She was also roomed with another woman who had a very numerous and very loud family. At one point, they lost count how many people were in the room and were having to shout in order to hear each other. My dad went out and got the nurse and she asked everyone to leave.
Despite my brother being exclusively breastfed, my mom became pregnant with me when he was 6 months old. She did not want a repeat of what she had gone through before. She called up the hospital and asked, “Do you still have the policy of only one support person and no switching?” They answered yes so she sought out a doctor that would do a homebirth. He was from Holland, where most babies are born at home. He was very laid back.
|The house I was born in.|
I was born 3 weeks past my guess date. My grandma’s birthday was the day before and my mom had spent the day doing gardening and going for long walks, trying to get labour to start. It worked, but I wasn’t born until 3:12 am the next day.
|My mom, 41.5 weeks pregnant with me (1.5 weeks to go!)|
My mom called her parents to come over and they brought my Aunt Sarah (around 14 years old) with them. My grandma T was dressed up in her Sunday best and my grandpa T, who is colour blind and normally has his clothes picked out by my grandma, was wearing 3 different colours of shirt, pants, and tie. As my mom puts it, Sarah was the only one dressed how she should be for a birth – jeans and a t-shirt.
My dad’s dear parents (Gma and Gpa M) are/were very medically minded and were terrified at the thought of me being born at home. They were out of the country when I arrived.
My grandma started boiling water. She didn’t know what it was for, that’s just what you do at births! The doctor explained that it’s for hot compresses to help the perineum stretch and prevent tearing.
I was born right on my parents’ bed. The doctor handed me right into my grandmother’s church shirt covered arms.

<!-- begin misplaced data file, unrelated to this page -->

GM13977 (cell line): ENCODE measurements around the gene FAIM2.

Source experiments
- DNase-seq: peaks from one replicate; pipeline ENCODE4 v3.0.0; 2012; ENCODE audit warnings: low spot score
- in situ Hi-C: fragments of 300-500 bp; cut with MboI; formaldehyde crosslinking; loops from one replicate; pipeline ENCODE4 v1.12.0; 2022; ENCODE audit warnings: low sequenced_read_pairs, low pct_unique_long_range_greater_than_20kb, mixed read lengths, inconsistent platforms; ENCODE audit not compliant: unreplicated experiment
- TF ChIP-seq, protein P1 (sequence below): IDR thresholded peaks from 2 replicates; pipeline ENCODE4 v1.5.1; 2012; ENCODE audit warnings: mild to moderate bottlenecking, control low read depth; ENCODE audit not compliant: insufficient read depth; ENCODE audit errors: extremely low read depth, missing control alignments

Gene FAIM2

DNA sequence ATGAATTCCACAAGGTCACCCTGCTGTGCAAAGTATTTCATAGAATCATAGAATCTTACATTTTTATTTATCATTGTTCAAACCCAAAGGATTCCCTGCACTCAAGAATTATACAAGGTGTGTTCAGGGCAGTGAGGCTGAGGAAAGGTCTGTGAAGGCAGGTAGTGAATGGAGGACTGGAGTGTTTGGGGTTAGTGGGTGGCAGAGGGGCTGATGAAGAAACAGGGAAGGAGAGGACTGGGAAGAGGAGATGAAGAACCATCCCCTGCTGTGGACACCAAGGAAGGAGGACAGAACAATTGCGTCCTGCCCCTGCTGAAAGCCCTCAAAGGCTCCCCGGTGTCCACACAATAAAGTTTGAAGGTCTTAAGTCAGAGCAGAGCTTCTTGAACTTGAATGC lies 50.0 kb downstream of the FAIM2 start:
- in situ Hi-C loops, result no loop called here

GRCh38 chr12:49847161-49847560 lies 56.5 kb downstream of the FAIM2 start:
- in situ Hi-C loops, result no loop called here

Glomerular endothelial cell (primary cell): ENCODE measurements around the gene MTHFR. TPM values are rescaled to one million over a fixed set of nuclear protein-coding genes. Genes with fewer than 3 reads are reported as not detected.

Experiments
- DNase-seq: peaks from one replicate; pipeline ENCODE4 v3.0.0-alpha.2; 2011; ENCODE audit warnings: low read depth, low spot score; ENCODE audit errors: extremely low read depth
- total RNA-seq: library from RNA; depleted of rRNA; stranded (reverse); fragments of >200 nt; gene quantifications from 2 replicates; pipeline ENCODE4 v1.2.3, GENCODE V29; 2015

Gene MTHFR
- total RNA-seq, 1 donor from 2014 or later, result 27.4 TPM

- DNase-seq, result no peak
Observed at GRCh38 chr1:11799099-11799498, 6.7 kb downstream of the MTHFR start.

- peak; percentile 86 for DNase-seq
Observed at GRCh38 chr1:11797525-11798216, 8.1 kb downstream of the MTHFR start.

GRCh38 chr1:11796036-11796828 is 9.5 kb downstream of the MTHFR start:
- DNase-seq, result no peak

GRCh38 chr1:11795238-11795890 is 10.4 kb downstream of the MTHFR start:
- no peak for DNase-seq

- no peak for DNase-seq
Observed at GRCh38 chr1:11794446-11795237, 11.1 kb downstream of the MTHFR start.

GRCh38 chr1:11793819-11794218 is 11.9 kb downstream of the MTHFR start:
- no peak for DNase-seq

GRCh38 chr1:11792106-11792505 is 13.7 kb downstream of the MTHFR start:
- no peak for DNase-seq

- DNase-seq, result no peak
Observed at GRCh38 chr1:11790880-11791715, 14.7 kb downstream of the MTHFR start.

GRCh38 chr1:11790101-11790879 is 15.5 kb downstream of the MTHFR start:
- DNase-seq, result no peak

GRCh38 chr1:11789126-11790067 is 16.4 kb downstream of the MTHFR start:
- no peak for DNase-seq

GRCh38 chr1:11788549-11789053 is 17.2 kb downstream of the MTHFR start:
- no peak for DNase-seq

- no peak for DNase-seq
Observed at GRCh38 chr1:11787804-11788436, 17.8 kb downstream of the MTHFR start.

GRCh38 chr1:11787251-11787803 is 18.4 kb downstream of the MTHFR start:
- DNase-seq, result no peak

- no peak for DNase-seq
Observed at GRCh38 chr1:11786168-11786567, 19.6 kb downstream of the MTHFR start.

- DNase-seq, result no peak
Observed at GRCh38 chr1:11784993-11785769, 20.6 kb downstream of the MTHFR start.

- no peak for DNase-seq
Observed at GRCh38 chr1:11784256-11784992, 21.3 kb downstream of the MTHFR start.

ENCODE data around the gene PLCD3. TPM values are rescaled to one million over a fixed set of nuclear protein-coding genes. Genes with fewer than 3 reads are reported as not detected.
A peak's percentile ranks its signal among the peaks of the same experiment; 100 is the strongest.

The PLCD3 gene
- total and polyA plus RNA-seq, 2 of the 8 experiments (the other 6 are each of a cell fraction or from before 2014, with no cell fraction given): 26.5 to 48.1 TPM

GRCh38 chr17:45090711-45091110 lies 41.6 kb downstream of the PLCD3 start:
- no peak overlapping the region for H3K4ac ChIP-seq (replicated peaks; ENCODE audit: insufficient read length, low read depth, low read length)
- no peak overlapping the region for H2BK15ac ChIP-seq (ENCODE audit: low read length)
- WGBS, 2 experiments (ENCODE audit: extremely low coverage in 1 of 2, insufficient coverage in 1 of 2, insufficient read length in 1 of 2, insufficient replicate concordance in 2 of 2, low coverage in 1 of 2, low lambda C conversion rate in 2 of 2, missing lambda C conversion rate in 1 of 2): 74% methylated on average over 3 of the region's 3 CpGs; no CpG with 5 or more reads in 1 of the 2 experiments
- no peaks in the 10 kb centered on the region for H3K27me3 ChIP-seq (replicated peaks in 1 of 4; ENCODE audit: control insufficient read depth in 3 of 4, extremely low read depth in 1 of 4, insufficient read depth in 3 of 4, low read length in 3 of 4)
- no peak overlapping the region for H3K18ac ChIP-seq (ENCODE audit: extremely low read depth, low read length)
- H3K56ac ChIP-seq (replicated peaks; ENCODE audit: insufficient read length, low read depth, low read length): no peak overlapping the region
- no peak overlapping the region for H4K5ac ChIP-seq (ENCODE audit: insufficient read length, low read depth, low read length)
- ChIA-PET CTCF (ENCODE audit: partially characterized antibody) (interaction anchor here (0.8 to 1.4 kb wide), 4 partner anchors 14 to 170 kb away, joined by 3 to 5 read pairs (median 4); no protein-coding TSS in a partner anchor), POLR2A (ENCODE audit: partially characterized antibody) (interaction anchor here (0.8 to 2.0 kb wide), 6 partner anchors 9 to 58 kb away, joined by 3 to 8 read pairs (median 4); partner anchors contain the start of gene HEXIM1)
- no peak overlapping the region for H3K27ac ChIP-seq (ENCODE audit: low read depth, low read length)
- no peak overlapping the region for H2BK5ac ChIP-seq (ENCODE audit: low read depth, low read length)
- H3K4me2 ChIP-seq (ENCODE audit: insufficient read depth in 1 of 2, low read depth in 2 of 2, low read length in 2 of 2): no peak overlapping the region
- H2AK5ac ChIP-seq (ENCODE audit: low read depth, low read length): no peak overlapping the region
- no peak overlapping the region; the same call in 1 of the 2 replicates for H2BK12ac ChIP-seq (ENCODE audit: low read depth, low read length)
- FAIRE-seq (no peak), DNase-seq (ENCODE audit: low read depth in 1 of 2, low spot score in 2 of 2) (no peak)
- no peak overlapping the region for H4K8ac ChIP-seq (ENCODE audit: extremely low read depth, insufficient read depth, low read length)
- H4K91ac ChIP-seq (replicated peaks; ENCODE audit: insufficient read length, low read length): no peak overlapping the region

|My mom's parents and I|
My mom was shocked when he announced that it was a girl. She’d SO wanted a girl that time but convinced herself she was having another boy so that she wouldn’t be disappointed. Not that my brothers were a disappointment! She was thrilled to have them and thrilled to have a daughter too J
|Dr. Barel, me, my dad and mom.|
I was 9 lbs, 4 oz and my mom had barely a tear that required no stitches.
|My dad, big brother, myself, and my mom.|
My mom writes:
“Right after you were born we woke Josh up to meet you and he said " whaz zat " pointing at you meaning if course what's that. He was pretty fascinated by you. A real living doll.”
|My big brother and I|
My other grandparents called when their plane landed a few hours later. My grandpa T answered the phone. They asked if the baby had arrived yet and he said, “Yes! Right here at home!” Grandma M said “WHAT!?!?!? We’ll be right over.”
|My dad's parents and I|
She came over and got to give me my first bath. She asked the doctor how she’d know if it was too hot or cold. He said, “Well, if she turns red, it’s too hot. If she turns blue, it’s too cold.”
|Grandma M and I|
I spent the first night in my parents’ bed while they discussed my name. My mom’s grandmother’s name was Anna, as was my dad’s aunt. My dad’s mom’s name was Grace. They both liked the name Christine. They couldn’t figure out which names to use and then decided I could handle all three so they named me Anna Grace Christine. Anna means “full of grace.” They said I would need a double dose of grace in my life (and boy, were they right).
|My mom and I (1 day old)|
My Grandma T brought over chicken the next night for dinner. My mom also brought chicken for us in the evening after I had my secondborn at home :)
I love to hear my birth story told, especially when she says, “It was the most wonderful birth, just perfect.”
My mom writes,
“What a wonderful story! You were a dream birth. If everyone’s births were like that, people would have more babies.
You were such a beautiful plump baby. Those eyes and cheeks...
The sight of you made people want to have babies.”